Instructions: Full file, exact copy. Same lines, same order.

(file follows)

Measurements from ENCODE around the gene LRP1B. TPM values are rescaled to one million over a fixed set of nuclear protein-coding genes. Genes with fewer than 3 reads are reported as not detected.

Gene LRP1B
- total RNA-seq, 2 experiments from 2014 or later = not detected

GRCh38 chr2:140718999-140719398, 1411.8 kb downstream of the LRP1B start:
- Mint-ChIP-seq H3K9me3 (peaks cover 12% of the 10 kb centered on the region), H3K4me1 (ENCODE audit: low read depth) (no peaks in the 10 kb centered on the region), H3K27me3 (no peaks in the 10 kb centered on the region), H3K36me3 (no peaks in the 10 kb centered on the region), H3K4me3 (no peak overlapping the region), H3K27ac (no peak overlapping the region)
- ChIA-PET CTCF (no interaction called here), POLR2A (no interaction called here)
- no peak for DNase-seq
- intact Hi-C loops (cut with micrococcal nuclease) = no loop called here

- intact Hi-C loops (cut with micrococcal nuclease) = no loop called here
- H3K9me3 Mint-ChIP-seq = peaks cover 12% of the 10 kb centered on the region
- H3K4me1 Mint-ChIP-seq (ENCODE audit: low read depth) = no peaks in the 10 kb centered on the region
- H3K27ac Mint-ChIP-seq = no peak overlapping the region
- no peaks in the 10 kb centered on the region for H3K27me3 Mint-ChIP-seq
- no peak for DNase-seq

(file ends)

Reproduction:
Measurements from ENCODE around the gene LRP1B. TPM values are rescaled to one million over a fixed set of nuclear protein-coding genes. Genes with fewer than 3 reads are reported as not detected.

Gene LRP1B
- total RNA-seq, 2 experiments from 2014 or later = not detected

GRCh38 chr2:140718999-140719398, 1411.8 kb downstream of the LRP1B start:
- Mint-ChIP-seq H3K9me3 (peaks cover 12% of the 10 kb centered on the region), H3K4me1 (ENCODE audit: low read depth) (no peaks in the 10 kb centered on the region), H3K27me3 (no peaks in the 10 kb centered on the region), H3K36me3 (no peaks in the 10 kb centered on the region), H3K4me3 (no peak overlapping the region), H3K27ac (no peak overlapping the region)
- ChIA-PET CTCF (no interaction called here), POLR2A (no interaction called here)
- no peak for DNase-seq
- intact Hi-C loops (cut with micrococcal nuclease) = no loop called here

- intact Hi-C loops (cut with micrococcal nuclease) = no loop called here
- H3K9me3 Mint-ChIP-seq = peaks cover 12% of the 10 kb centered on the region
- H3K4me1 Mint-ChIP-seq (ENCODE audit: low read depth) = no peaks in the 10 kb centered on the region
- H3K27ac Mint-ChIP-seq = no peak overlapping the region
- no peaks in the 10 kb centered on the region for H3K27me3 Mint-ChIP-seq
- no peak for DNase-seq